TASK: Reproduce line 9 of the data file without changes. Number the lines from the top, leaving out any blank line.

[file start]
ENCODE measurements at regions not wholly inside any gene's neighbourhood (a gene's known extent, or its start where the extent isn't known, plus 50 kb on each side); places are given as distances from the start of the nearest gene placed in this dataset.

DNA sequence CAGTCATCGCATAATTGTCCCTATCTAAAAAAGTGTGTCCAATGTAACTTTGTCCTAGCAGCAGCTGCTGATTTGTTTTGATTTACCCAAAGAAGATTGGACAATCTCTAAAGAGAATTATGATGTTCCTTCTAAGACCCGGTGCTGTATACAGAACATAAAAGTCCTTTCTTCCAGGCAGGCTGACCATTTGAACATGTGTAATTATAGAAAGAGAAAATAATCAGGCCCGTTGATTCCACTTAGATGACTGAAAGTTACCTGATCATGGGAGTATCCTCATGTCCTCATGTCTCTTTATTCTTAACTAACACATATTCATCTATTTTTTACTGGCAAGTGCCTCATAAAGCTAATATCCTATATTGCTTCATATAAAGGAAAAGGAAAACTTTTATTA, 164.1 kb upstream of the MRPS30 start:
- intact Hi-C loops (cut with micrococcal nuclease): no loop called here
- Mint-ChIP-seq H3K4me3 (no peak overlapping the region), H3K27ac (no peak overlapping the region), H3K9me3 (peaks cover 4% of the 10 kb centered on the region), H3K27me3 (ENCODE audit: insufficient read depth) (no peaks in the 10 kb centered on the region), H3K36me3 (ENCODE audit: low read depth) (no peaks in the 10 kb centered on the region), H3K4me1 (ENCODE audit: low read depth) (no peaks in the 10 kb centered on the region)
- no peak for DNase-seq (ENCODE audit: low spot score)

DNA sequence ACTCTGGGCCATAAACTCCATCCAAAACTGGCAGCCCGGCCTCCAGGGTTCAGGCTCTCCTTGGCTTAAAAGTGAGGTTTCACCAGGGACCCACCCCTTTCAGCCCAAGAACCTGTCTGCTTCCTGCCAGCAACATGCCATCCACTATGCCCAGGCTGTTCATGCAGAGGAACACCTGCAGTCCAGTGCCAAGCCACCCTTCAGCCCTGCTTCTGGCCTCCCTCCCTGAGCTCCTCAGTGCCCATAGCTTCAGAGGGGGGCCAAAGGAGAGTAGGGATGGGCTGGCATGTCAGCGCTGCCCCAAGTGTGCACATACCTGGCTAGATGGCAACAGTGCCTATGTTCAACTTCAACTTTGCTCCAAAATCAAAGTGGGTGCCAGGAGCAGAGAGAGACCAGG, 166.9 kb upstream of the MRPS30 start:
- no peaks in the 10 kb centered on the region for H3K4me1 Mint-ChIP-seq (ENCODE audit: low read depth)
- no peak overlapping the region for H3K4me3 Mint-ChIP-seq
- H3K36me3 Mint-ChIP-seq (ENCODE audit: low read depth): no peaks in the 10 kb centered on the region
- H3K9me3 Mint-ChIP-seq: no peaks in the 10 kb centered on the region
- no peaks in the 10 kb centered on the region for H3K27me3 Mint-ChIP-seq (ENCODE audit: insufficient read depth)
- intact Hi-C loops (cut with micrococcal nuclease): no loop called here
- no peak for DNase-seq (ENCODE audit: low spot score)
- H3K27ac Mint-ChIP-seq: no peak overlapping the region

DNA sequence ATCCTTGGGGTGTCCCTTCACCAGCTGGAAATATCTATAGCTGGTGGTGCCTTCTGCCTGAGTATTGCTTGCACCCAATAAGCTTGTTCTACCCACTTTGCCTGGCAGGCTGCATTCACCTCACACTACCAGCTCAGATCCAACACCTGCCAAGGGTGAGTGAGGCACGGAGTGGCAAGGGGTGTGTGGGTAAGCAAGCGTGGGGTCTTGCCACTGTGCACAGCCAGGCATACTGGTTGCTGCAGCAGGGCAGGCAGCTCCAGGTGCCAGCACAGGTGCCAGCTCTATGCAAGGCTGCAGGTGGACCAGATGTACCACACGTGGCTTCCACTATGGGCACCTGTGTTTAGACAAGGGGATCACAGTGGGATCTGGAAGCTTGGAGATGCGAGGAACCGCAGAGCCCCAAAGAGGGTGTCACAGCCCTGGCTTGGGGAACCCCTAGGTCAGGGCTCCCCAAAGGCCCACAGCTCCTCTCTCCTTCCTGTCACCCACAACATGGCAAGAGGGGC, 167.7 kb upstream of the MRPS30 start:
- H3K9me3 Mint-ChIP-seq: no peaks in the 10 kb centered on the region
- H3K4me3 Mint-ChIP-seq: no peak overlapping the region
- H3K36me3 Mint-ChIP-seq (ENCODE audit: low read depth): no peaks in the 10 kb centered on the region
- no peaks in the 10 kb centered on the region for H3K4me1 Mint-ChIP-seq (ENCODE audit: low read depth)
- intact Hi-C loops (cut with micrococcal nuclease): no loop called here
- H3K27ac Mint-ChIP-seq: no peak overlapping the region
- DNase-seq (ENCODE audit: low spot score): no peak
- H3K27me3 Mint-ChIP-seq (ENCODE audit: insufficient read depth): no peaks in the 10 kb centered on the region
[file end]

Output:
- H3K36me3 Mint-ChIP-seq (ENCODE audit: low read depth): no peaks in the 10 kb centered on the region